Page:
Commentary

Rookie bragging rights a realistic goal for fifth-place Ragan

Is David Ragan disappointed with his fifth-place standing in the Busch Series? Not a chance. After all, he's the top rookie in a field loaded with Cup drivers, writes Rupen Fofaria.

Updated: September 12, 2007, 12:34 PM ET
By Rupen Fofaria | Special to ESPN.com

David Ragan is racing a full Nextel Cup schedule this season, but his major source of pride this year is sitting fifth in the Busch Series standings.

That's because he doesn't consider himself a Cup driver. Not yet. At 22nd in the Cup standings, having posted just one top-10 finish, he understands he has some growing to do before he will be competitive in the big leagues. That's why his fifth-place ranking in the Busch Series is so rewarding.

"When you're racing there at the end for a top-10, that means a lot in this Busch Series," he said. "... When you're Busch racing, you've got 20 Cup guys and you've got a lot of good teams. To run in the top 10 is just like running in the top 10 on Sunday."

Over on the Busch side, Ragan still hasn't found Victory Lane -- but he does have seven top-10s, and he does lead the rookie points race by 27 over Marcos Ambrose. For Ragan, winning the rookie race is the top goal. And having strung together two straight top-10s, he believes he can do it.

"At this point in the season, we have to focus on securing top-10 finishes every week," he said. "[We] can't afford to have any bad weeks. I believe we can improve in the standings if we continue to run well, but everybody has to be on the same page. I can't stress that enough. Also, our over-the-wall guys have to be consistent, and I have to take care of our equipment. If we put it all together, special things can happen for this team."

Crew chiefs fined
NASCAR fined Scott Zipadelli, crew chief of the No. 47 Ford driven by Kelly Bires, and Stewart Cooper, crew chief of the No. 37 Ford driven by Bobby East, for rules violations at California Speedway.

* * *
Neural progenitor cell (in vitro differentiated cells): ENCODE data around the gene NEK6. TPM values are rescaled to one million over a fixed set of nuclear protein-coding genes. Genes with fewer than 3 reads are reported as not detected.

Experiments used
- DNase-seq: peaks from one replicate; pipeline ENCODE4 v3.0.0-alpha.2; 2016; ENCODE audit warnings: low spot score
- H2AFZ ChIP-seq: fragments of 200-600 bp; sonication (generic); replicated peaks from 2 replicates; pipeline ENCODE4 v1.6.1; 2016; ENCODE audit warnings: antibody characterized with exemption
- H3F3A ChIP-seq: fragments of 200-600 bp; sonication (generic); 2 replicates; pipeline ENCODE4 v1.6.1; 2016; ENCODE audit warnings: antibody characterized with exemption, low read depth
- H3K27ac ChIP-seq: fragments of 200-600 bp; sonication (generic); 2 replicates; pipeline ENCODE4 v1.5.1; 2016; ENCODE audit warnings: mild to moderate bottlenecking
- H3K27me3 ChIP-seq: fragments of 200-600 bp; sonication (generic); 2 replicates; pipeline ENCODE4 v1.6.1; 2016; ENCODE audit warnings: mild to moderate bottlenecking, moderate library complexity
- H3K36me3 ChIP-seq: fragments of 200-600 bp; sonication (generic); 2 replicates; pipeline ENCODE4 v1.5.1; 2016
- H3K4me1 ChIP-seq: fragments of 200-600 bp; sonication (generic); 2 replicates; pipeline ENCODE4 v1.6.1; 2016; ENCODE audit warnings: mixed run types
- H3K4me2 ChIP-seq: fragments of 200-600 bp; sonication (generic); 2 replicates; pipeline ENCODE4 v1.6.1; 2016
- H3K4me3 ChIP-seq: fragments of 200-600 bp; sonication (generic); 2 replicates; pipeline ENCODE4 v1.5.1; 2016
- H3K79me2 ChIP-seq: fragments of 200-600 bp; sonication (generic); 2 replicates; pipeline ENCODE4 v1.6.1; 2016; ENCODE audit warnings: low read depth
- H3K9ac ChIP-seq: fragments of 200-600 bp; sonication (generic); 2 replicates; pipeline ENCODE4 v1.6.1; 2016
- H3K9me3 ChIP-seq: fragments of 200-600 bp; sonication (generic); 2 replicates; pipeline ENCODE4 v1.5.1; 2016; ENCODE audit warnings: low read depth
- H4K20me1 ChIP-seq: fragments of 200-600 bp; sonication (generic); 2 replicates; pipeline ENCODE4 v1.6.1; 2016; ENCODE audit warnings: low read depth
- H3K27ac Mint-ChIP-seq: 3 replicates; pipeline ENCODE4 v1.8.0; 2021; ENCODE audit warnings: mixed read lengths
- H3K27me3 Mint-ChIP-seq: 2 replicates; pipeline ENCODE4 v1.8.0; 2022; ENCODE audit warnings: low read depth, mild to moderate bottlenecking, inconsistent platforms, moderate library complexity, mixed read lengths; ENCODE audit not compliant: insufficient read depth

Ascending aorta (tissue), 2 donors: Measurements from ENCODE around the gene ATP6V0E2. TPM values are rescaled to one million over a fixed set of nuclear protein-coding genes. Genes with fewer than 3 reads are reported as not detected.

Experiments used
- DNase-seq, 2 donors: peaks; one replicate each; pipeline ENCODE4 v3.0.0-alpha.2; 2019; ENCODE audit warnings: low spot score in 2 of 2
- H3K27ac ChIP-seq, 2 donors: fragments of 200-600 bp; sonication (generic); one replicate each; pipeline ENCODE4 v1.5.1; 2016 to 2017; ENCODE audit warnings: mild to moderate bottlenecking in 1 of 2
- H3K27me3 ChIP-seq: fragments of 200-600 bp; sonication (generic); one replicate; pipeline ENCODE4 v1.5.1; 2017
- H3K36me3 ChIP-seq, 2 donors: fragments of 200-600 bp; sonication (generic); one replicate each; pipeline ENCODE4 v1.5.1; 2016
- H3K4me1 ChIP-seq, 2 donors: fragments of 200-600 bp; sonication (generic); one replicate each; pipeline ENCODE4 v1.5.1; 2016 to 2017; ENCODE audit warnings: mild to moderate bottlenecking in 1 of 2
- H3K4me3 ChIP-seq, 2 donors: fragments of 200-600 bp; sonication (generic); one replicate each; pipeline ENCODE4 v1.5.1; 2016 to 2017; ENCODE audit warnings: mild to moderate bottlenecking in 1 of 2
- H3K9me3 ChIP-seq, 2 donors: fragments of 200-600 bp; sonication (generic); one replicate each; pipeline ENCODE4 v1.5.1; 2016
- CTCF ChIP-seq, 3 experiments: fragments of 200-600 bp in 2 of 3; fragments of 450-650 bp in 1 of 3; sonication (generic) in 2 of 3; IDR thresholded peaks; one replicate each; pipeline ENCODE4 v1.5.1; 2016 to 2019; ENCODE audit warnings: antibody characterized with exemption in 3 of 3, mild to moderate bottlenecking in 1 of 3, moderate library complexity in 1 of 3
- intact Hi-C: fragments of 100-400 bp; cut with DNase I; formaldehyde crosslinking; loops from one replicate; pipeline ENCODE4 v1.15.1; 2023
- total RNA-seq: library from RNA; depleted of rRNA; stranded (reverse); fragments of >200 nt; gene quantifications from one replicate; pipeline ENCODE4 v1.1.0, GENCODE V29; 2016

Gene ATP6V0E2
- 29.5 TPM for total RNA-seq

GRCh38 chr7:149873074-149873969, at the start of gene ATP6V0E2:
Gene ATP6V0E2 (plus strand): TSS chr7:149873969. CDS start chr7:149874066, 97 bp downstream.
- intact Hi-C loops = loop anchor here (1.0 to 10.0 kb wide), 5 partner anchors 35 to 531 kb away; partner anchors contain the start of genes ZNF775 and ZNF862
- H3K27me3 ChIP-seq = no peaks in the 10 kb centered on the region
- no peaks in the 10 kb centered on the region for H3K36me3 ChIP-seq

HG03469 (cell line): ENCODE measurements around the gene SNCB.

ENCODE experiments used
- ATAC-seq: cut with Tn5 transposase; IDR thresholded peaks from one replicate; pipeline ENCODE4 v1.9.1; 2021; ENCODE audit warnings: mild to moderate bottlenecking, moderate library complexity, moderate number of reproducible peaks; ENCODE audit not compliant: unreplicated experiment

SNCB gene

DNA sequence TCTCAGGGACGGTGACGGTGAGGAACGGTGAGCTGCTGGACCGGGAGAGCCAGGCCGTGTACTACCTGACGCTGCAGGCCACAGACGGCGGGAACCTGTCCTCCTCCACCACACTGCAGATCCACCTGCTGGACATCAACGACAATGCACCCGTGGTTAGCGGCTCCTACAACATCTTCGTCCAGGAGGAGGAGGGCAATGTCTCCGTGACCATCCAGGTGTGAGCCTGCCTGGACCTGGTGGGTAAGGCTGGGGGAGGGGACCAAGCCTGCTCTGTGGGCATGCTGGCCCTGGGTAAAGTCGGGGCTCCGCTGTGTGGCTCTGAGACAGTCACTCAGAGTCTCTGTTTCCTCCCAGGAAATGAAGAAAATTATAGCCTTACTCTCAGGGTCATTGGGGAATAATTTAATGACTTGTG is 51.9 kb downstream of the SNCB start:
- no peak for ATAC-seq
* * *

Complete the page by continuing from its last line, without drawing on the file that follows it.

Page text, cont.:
Zipadelli was fined $2,500 for an unapproved fuel cell installation, and Cooper was fined $1,000 for unapproved slots in the lower A-frame spring bucket.

Keselowski racing at Richmond
Last week, Brad Keselowski was airlifted to Loma Linda Medical Center for tests after an accident at California Speedway sent his No. 88 Chevrolet riding the SAFER barrier and skidding on its nose before coming to a halt. This week, Keselowski not only got the good news that he was medically cleared to race at Richmond International Raceway, but JR Motorsports tabbed him as its driver for the remainder of the season.

"I just have to commend California Speedway for installing the SAFER wall and NASCAR and other parties for developing it," Keselowski said. "I hit the wall pretty hard, but thanks to the SAFER wall and all the safety equipment I use, I was able to escape injury."

Harvick easy favorite
Kevin Harvick finished fourth in the Busch race this spring at Richmond. For him, it was a bad day. Harvick has only one finish outside the top 10 in his past nine races at Richmond -- he was 12th in the fall 2005 race. During that same span, he has four victories -- two of which came in the past two fall races. He won those in dominating fashion, leading 149 and 203 laps en route to victory in 2005 and 2006, respectively.

"Richmond is one of my favorite tracks to race at," he said, "and I have been fortunate over the years to have a lot of success there."

Rupen Fofaria has covered NASCAR for ESPN.com since 2002. He can be reached at rupenisracin@yahoo.com.

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